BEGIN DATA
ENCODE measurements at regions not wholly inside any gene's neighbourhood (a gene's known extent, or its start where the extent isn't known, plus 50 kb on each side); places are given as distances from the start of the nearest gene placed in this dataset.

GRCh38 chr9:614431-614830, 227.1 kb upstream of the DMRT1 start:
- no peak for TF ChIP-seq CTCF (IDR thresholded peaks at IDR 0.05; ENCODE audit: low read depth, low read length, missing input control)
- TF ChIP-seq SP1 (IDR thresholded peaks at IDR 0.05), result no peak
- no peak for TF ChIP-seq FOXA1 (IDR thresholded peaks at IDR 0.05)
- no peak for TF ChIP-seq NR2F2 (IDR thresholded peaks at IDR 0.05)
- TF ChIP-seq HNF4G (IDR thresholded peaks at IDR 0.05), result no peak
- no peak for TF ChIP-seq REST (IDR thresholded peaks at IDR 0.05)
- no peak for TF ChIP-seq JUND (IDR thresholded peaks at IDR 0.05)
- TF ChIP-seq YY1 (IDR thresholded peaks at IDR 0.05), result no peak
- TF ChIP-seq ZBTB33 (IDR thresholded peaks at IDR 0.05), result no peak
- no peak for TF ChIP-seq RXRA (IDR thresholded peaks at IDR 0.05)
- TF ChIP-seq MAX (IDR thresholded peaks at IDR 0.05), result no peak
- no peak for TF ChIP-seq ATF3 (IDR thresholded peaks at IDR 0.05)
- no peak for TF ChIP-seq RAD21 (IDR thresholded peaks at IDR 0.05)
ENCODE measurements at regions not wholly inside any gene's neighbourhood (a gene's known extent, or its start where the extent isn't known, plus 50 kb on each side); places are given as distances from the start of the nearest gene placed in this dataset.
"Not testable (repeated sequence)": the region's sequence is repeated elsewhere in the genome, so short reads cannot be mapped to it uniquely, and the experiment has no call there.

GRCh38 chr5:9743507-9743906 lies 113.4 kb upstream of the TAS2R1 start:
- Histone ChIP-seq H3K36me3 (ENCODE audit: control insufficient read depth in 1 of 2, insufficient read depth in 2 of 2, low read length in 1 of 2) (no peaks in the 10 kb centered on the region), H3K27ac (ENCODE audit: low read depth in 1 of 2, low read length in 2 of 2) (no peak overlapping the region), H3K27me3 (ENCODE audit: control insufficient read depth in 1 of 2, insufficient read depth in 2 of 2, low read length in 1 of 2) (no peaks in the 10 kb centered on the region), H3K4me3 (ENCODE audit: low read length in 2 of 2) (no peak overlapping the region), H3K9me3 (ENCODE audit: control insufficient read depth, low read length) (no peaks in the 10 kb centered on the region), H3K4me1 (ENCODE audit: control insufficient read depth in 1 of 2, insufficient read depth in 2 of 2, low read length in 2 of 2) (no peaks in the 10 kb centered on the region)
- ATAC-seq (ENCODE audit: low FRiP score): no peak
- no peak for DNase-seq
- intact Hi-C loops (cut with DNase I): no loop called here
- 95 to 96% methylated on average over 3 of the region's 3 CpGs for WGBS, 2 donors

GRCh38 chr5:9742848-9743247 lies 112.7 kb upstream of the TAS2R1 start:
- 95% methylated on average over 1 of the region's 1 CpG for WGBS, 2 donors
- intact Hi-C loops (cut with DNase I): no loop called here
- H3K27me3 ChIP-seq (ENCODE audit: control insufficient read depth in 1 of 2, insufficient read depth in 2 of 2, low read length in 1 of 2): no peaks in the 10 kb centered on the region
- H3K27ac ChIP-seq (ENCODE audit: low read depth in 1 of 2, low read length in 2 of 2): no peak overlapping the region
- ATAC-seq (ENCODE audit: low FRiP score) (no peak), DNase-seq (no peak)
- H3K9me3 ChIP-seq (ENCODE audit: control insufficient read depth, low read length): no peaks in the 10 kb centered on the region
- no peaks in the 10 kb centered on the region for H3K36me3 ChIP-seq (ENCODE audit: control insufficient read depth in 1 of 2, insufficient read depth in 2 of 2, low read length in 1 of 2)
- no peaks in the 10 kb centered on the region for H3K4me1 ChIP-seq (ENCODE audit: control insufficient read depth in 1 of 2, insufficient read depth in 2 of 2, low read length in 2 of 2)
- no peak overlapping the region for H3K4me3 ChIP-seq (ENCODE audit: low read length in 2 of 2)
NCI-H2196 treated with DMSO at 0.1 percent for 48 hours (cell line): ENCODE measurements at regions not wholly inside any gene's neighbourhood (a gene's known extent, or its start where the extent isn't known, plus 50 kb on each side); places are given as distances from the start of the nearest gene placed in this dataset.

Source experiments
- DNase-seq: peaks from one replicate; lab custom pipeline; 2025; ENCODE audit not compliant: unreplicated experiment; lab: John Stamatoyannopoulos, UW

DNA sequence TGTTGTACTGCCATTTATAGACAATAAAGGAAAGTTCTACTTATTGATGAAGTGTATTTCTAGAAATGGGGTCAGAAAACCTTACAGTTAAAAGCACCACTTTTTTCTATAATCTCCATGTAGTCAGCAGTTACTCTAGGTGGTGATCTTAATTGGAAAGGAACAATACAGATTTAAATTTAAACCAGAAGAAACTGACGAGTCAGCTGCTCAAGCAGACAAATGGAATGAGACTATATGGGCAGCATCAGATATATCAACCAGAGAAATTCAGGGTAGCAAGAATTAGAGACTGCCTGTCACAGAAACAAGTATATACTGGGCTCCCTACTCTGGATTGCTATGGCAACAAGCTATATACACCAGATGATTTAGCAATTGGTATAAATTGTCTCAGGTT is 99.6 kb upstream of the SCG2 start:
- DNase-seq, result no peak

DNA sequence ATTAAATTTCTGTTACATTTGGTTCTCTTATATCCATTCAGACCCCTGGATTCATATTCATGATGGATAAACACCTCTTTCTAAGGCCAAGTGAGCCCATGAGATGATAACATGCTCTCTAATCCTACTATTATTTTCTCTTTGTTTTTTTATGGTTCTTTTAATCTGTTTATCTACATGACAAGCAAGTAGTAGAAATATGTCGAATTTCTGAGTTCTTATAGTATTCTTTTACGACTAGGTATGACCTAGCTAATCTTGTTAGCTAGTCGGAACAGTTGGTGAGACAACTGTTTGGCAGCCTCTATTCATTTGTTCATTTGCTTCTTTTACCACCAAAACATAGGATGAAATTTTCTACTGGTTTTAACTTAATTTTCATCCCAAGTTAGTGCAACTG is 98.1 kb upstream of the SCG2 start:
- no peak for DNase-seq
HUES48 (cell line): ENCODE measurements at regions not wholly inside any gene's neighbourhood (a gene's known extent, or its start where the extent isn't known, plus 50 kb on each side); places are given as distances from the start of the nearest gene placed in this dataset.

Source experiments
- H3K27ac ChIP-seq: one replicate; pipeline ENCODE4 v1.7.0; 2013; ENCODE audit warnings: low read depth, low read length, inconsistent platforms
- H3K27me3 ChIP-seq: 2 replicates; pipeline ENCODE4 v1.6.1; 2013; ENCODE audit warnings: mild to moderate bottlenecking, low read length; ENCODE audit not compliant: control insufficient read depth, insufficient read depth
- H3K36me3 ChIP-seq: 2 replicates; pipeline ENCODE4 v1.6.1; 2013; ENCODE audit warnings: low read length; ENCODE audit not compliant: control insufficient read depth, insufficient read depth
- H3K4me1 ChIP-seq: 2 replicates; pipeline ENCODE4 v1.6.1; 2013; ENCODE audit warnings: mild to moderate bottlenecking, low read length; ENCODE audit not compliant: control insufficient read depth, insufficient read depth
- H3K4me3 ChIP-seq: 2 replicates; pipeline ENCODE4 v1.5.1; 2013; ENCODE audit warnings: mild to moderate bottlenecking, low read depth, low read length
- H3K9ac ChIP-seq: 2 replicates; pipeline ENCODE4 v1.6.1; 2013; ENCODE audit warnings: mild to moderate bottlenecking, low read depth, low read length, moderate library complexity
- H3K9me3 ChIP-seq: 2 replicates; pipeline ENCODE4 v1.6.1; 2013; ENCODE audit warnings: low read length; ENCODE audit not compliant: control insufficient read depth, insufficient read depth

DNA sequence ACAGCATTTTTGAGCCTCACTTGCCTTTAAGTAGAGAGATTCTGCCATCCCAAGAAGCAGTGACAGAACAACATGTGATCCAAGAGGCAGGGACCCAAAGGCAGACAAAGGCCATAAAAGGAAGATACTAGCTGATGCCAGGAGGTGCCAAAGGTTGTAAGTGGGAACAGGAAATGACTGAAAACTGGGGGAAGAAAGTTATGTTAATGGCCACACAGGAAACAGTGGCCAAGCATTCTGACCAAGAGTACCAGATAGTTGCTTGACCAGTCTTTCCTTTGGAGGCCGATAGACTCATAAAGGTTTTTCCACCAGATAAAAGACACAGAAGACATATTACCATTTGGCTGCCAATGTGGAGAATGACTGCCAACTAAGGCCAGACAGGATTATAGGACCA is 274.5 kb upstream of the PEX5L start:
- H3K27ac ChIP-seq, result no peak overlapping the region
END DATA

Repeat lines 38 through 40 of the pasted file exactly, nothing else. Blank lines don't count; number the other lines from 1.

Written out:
- DNase-seq, result no peak

DNA sequence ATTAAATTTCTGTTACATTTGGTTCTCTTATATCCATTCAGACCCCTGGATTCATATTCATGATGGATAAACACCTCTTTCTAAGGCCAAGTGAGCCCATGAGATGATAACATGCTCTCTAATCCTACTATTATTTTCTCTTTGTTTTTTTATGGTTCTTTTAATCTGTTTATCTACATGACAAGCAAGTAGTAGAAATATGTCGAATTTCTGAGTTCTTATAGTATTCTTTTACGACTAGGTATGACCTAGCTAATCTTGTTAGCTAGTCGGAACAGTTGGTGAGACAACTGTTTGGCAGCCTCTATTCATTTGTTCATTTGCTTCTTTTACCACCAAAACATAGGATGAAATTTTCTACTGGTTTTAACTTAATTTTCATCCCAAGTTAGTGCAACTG is 98.1 kb upstream of the SCG2 start:
- no peak for DNase-seq